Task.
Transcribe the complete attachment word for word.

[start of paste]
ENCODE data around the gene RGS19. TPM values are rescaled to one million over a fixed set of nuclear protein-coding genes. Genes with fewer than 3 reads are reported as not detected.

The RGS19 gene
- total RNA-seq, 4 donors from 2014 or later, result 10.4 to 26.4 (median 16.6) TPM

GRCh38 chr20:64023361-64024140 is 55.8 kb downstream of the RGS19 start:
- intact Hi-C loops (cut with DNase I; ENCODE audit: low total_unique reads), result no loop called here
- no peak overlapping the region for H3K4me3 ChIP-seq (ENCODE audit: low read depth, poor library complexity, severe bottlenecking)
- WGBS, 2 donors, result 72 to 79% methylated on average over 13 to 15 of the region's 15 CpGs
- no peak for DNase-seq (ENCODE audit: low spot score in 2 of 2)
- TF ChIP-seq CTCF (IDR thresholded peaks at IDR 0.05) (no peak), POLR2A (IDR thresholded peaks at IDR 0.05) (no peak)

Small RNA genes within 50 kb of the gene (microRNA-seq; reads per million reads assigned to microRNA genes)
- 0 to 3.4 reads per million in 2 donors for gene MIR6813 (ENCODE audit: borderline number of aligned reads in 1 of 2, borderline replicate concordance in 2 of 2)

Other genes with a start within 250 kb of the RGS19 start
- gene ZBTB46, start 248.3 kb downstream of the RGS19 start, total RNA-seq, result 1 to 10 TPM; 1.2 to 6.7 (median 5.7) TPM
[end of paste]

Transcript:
ENCODE data around the gene RGS19. TPM values are rescaled to one million over a fixed set of nuclear protein-coding genes. Genes with fewer than 3 reads are reported as not detected.

The RGS19 gene
- total RNA-seq, 4 donors from 2014 or later, result 10.4 to 26.4 (median 16.6) TPM

GRCh38 chr20:64023361-64024140 is 55.8 kb downstream of the RGS19 start:
- intact Hi-C loops (cut with DNase I; ENCODE audit: low total_unique reads), result no loop called here
- no peak overlapping the region for H3K4me3 ChIP-seq (ENCODE audit: low read depth, poor library complexity, severe bottlenecking)
- WGBS, 2 donors, result 72 to 79% methylated on average over 13 to 15 of the region's 15 CpGs
- no peak for DNase-seq (ENCODE audit: low spot score in 2 of 2)
- TF ChIP-seq CTCF (IDR thresholded peaks at IDR 0.05) (no peak), POLR2A (IDR thresholded peaks at IDR 0.05) (no peak)

Small RNA genes within 50 kb of the gene (microRNA-seq; reads per million reads assigned to microRNA genes)
- 0 to 3.4 reads per million in 2 donors for gene MIR6813 (ENCODE audit: borderline number of aligned reads in 1 of 2, borderline replicate concordance in 2 of 2)

Other genes with a start within 250 kb of the RGS19 start
- gene ZBTB46, start 248.3 kb downstream of the RGS19 start, total RNA-seq, result 1 to 10 TPM; 1.2 to 6.7 (median 5.7) TPM